Pactolus School Principal Steve Lassiter is the 2015 Wells Fargo North Carolina Principal of the Year.
It’s April, and a new edition of From the TRC is published to highlight another service or resource Joyner Library’s Teaching Resources Center has to support the College of Education’s faculty and students. In our final post of the school year we’ll cover the Lexile framework and how the TRC has made it easier to search our collection using Lexile text measures.
Overview of Lexile Text Measures
Lexile text measures are based on the semantic and syntactic elements of a text. For example, Harry Potter and the Philosopher’s Stone (the first book in the Harry Potter series) measures 880L, so it’s called an 880 Lexile book. Remember, the Lexile text measure should only be used as a starting point in the book selection process. Other factors, such as a book’s content, the age and interests of the reader, and the design of the actual book should also influence your choice. The TRC also has a Reading Level Conversion Chart to help you convert Accelerated Reader (AR) or Fountas & Pinnell (F&P) text levels to Lexile scores.
Currently, almost all of the TRC’s printed bibliographies (noted with an * on our website) also contain the title’s Lexile score whenever possible. We will continue to update the remainder of our bibliographies over the summer as well as provide each title with a brief annotation. See the following example from our Informational Text bibliography:
Searching the Catalog
Beginning this past January, all new books entering the TRC’s collection have had their Lexile number added to their catalog description. View the catalog description for “Great Women of the Civil War” as an example:
Unfortunately, users cannot search for ranges at this time, but, since Lexile text measures are rounded to the nearest 10L, you can use the classic catalog to search up to four (4) Lexile numbers at a time. Simply type “650 Lexile”, “660 Lexile”, “670 Lexile” and “680 Lexile” into the search boxes. Make sure you choose “Keyword anywhere” from each drop down menu on the left of the search box and the “OR” operator from the drop down menu on the right. You can also limit the search to the “Joyner Teaching Resources Collection.” Here is an example:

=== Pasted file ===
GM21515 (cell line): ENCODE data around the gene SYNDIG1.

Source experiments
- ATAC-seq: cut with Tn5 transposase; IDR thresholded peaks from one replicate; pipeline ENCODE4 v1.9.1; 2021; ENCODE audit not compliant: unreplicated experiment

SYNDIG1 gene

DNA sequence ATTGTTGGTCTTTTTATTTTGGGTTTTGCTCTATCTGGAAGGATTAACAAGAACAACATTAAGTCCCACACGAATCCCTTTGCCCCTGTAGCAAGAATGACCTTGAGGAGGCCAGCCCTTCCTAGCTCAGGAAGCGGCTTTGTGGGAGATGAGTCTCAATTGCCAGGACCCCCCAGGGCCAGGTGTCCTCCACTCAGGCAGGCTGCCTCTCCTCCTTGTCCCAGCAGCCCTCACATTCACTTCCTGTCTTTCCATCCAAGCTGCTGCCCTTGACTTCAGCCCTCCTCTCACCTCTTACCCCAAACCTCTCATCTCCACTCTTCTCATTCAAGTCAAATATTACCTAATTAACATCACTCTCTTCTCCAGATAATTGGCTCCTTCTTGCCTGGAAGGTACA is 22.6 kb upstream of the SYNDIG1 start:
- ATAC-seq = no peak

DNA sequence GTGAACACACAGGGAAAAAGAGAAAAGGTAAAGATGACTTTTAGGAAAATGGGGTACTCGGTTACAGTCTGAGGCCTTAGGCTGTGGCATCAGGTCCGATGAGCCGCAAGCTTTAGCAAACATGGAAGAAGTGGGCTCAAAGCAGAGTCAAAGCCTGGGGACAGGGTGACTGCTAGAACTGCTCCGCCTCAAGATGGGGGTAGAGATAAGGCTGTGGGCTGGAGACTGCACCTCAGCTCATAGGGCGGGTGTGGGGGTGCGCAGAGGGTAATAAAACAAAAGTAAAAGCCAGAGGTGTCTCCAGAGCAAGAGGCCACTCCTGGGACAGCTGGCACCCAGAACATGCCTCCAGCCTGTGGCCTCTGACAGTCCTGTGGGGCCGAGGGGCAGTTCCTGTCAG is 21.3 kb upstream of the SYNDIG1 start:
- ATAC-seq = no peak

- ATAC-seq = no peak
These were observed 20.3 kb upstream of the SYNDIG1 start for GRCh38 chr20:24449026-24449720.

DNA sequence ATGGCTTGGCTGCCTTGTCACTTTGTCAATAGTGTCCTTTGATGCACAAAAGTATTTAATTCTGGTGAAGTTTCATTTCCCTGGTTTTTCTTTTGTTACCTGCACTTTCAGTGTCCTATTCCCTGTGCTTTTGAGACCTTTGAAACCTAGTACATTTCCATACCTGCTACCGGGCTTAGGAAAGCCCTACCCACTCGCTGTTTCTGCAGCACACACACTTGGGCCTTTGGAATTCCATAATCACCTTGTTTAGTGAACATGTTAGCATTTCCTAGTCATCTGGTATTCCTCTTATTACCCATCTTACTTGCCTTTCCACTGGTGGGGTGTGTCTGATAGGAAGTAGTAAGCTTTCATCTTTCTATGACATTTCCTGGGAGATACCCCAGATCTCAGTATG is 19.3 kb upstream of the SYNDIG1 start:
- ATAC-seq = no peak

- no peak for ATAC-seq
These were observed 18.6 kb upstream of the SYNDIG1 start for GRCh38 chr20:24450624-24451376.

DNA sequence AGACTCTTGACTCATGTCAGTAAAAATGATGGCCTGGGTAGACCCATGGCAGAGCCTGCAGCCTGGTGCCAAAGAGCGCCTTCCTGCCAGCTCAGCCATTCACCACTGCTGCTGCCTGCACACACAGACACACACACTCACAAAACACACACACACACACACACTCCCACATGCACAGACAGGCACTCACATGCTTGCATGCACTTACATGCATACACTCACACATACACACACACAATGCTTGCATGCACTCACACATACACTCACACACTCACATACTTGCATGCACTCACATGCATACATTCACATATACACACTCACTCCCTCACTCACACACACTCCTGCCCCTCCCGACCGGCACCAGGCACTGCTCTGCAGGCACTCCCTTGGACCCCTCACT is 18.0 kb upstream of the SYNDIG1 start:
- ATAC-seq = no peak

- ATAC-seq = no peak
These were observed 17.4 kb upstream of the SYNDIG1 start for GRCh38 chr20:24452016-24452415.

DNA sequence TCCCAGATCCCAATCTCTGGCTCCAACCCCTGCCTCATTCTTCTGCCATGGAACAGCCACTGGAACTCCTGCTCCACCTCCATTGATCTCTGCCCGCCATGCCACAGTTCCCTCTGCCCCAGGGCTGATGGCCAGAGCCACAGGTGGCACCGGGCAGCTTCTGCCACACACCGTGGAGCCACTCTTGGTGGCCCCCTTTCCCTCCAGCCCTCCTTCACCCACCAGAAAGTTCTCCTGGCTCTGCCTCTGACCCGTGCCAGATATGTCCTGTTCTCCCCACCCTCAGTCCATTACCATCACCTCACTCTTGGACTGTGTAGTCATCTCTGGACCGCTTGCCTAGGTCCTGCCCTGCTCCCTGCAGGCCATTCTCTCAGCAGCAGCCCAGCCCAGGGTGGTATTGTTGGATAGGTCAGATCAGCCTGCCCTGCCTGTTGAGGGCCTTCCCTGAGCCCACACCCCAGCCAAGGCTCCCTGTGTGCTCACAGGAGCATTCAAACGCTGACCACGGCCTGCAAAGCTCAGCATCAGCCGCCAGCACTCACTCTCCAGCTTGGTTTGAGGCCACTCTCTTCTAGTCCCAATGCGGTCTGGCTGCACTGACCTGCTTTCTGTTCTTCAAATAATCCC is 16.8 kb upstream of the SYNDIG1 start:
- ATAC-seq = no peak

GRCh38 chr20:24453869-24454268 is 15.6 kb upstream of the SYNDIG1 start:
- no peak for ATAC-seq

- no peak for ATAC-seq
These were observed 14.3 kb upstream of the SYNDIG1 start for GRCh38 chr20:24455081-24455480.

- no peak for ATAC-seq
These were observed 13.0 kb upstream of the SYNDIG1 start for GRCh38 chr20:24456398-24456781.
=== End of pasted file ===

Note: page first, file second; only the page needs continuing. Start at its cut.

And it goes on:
Of course, if you need assistance, the TRC staff is always willing to lend a helping hand.
Until next time…Dan Z. in the TRC
Click here to view the archive of all From the TRC posts.
Stephanie Haddock, a Spring 2014 graduate of the MAED-READ program, was recognized as the Beginning Teacher of the Year for H.B. Sugg Elementary School in Pitt County. Stephanie is a Spring 2012 Summa Cum Laude graduate of the Elementary Education program at ECU.
Stephanie is a first grade teacher at H.B. Sugg Elementary School in Farmville, NC. Stephanie credits her success to her family, fellow educators, and her professors at ECU and states that their guidance and support helped her through her first year as a teacher.
Dr. Sharon Schleigh, Science Education faculty in the MSITE program, has received recognition from the American Association for the Advancement of Science (AAAS). The book she co-authored with Victor Sampson, Scientific Argumentation in a Biology: 30 Classroom Activities, was recognized as an outstanding science book in the category of life science, and listed in the AAAS 2014 Best Science Books & Films List. This National Science Teacher Association (NSTA) Press, 2013 book, is also a top selling NSTA book for middle school and high school teachers across the nation.
The American Association for the Advancement of Science is an international non-profit organization dedicated to advancing science for the benefit of all people, with a mission to promote science literacy to help ensure that all students receive a high-quality science education. AAAS was the first permanent organization formed to promote the development of science and engineering at the national level and to represent the interests of all its disciplines. The AAAS Science Books & Films (SB&F) Best Books Lists are published annually each January. SB&F Best Books Lists are a comprehensive list of highly recommended books, DVDs, and software for children and young adults reviewed over the previous year. Educators and scientists have come to rely on these lists as a definitive guide to the best science resources available for the library and classroom.
Being recognized by this leading international organization for supporting their mission is certainly a great honor for Dr. Sharon Schleigh and for the MSITE Department! We hear that she has another book in the works and we are looking forward to reading it as well. Congratulations to Dr. Sharon Schleigh of the Department of Mathematics, Science, and Instructional Technology Education for this recognition. And thank you Dr. Schleigh, for your impact on science education in our community!